Aviointeriors’ new business class: heard this tune before?

SINGAPORE — Italian seatmaker Aviointeriors debuted its Adagio staggered fully flat business class seat with direct aisle access at the Aircraft Interiors Expo Asia trade show, and chief executive Ermanno De Vecchi sat down with Runway Girl Network to discuss the product in-depth. RGN experienced Aviointeriors’ basic monochrome mockup of the seat at AIX, but De Vecchi requested no pictures of the non-moving mockup. The crucial issue is that this adagio sounds very familiar. Overall, the seat is similar to a variety of existing staggered products, from Stelia Solstys to Zodiac Skylounge to Thompson Vantage and Recaro CL6710.

“The idea was to try to give comfort to passengers while achieving as high a density as possible. The results are quite good because currently on the market there is only one seat having a lot of density,” De Vecchi said, referring to the Thompson Vantage XL seat, which is currently in use by SAS, Qantas and others, with a doored version on its way for Delta. “I feel that we are absolutely comparable with Vantage XL in terms of comfort. We are better compared to all the others in terms of density.”

“On the 787 and A350, we have the same density they have,” De Vecchi continued, citing example seat widths of 24” on the 787 and 26” in width on the A350.

Kontron APEX 2016 avionics_apex16_300x300_Aviointeriors is planning to offer a wider seat on the 777X, and is unlikely to offer nine-abreast seats that reduce the number of seats with direct aisle access. “We started the configuration at eight, but with Tangerine we are working on this subject to find if it remains comfortable or not. We don’t want to have something on the market where the passenger is not comfortable.”

“We realised Adagio in partnership with Tangerine,” De Vecchi explained, “and the partnership was to exceed or at least be comparable with the top of the market. Currently we are able to achieve that with eight-abreast in the A350 and 787.”

On the question of whether this seat, so similar to others, infringed existing intellectual property, De Vecchi stated clearly, “we studied it. We know that not only are we not infringing anything from our competitors, but that we have the possibility to patent something ourselves.” De Vecchi was unable to disclose any details on the prospective patents for Aviointeriors.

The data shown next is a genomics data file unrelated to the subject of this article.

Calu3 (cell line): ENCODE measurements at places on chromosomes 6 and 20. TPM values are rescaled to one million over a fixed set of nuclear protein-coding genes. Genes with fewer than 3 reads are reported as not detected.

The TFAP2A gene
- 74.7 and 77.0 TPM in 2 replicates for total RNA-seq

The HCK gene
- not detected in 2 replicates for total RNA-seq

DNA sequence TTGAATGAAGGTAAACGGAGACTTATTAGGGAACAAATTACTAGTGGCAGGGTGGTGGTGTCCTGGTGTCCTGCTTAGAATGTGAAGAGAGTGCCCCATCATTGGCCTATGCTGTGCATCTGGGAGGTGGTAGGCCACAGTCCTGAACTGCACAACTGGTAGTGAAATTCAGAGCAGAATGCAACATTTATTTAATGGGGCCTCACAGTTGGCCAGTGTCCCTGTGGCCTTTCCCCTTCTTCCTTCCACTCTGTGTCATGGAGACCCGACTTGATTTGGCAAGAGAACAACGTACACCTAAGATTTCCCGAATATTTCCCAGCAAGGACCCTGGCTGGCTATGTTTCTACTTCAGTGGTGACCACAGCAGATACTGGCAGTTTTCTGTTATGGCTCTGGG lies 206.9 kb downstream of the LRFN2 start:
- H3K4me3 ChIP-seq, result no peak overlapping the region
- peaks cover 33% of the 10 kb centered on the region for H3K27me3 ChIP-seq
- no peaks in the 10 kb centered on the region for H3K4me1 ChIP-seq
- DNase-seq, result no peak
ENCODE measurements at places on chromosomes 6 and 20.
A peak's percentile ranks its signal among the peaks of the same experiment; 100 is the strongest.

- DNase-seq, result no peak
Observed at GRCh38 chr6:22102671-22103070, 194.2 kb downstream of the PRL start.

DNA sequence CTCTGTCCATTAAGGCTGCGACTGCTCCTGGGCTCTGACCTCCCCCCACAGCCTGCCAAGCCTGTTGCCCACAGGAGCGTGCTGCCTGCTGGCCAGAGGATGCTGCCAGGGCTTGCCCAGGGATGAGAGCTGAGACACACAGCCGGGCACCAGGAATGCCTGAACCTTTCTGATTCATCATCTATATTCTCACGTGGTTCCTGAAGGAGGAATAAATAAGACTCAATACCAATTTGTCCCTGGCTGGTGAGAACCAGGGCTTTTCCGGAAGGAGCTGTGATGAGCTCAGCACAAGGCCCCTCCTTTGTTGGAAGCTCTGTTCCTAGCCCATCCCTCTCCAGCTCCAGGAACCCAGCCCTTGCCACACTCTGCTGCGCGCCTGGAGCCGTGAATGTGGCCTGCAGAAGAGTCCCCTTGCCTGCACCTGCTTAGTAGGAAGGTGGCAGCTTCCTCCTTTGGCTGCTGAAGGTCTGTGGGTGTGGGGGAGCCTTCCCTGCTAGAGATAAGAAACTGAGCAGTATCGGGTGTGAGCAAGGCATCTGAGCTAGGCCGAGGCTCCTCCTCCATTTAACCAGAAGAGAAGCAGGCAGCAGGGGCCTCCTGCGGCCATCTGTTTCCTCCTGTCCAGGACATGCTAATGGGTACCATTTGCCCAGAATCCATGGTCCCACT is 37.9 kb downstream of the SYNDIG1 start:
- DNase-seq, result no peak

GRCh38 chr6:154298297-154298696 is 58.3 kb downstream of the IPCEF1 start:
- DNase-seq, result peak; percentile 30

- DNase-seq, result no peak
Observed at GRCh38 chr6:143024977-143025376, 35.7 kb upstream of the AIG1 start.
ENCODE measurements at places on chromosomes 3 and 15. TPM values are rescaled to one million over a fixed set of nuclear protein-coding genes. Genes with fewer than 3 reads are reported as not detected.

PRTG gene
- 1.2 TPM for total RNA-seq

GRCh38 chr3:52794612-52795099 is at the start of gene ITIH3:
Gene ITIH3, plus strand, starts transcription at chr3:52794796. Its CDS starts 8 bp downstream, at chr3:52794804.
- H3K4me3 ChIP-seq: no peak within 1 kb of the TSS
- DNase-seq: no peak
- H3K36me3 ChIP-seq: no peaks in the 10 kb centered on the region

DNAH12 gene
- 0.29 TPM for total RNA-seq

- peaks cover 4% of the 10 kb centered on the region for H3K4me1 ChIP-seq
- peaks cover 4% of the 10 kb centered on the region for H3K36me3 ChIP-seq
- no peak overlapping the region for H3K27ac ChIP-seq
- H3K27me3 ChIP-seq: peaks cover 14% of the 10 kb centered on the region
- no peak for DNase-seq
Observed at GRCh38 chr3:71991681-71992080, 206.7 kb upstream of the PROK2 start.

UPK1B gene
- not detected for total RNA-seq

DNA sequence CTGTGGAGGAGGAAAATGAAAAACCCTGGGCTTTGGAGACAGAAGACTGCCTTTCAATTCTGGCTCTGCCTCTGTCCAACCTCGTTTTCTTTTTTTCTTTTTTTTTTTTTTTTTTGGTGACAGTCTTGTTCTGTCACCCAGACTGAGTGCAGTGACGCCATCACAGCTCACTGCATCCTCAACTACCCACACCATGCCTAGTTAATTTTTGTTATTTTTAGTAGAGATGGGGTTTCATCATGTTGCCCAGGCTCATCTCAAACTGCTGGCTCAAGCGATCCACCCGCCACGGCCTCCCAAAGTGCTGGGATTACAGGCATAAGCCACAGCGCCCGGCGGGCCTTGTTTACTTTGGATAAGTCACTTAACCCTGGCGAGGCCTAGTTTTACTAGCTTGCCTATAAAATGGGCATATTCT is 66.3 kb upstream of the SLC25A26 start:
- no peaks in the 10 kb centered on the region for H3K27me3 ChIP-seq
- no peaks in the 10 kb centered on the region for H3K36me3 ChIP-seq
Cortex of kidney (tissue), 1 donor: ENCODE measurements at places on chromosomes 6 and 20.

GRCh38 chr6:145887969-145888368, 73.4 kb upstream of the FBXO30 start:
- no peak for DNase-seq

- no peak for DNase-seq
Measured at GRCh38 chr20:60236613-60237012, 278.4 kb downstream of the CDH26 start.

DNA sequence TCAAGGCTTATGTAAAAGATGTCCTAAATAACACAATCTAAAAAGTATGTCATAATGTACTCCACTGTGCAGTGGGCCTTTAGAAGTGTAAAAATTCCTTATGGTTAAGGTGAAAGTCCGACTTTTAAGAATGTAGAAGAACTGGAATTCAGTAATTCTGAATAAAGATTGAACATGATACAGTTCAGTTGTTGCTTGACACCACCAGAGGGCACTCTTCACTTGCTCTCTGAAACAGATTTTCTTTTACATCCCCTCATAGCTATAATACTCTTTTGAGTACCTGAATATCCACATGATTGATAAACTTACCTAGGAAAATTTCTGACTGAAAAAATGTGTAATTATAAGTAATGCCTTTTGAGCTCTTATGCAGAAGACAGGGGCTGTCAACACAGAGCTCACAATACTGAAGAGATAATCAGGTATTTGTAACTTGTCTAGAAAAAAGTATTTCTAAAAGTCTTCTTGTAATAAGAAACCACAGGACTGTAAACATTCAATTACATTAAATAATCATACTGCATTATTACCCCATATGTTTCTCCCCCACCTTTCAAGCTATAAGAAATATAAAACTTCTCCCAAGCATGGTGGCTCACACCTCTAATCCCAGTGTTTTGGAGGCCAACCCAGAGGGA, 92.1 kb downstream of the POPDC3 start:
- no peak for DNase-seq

Adagio feels very similar to products already on the market. Image: Aviointeriors

Adagio feels very similar to products already on the market. Image: Aviointeriors

In functionality, Adagio is a straightforward stagger, with the extra width meaning that it does not suffer from the limited space in the footwell from which early staggered seats like Vantage suffered and continue to suffer. De Vecchi wryly pointed to his size 46 (European; US 12) shoes to empathise with passengers quite literally stuck in that situation.

The Adagio design creates a good amount of space in the footwell when in bed mode. Image: Aviointeriors

The Adagio design creates a good amount of space in the footwell when in bed mode. Image: Aviointeriors

The tray table extends horizontally from above the footwell, in a similar way to a number of B/E Aerospace Super Diamond configurations, while above the tray area the typically large monitor is installed on an angle, for a reason that remains unclear. There is ample egress for the aisle passenger, and adding complexity of a moving screen while also creating a gate-to-gate viewing angle issue seems to create pain for no gain.

It's unclear why the monitors require this raked angle. Image: Aviointeriors

It’s unclear why the monitors require this raked angle. Image: Aviointeriors

The seat could also potentially do with extending the turquoise shroud to minimise the “brush-past” zero sum problem with most staggered seats, especially since De Vecchi nixed the idea of installing doors like Thompson’s Vantage XL+ seat for Delta on the grounds of a sense of space. “If you have the same area, you have the feeling of having a smaller area. This is the reason why we didn’t follow it.”

A lack of side shroud which be fixable highlights the brush past issue in these seats. Image: Aviointeriors

A lack of side shroud which be fixable highlights the brush past issue in these seats. Image: Aviointeriors

Notably, “there is a customer interested,” De Vecchi revealed to RGN. “We are working with a customer, but I’m not allowed to say the name.” The customer is used to working with both Aviointeriors and Tangerine, De Vecchi noted. “They know both of us very well, and currently he already checked the drawings, LOPAs and everything. We are quite satisfied and are going forward. Our target is now to have a prototype ready for [the Aircraft Interiors Expo in] Hamburg 2017 and to have twelve months later the seat certified and ready.”

Adagio is just “the starting point” for Aviointeriors’ premium travel aspirations. “We are currently also exploring another option that we call Adagio PE, a premium economy seat that will give something more in living space compared with what is currently on the market,”  De Vecchi said, while also teasing the idea of engineering a new first class product to meet the demand in this exacting, high-value yet low-volume sector of the market.

Aviointeriors is planning to offer privacy dividers and tablet slots on the Adagio platform. Image: Aviointeriors

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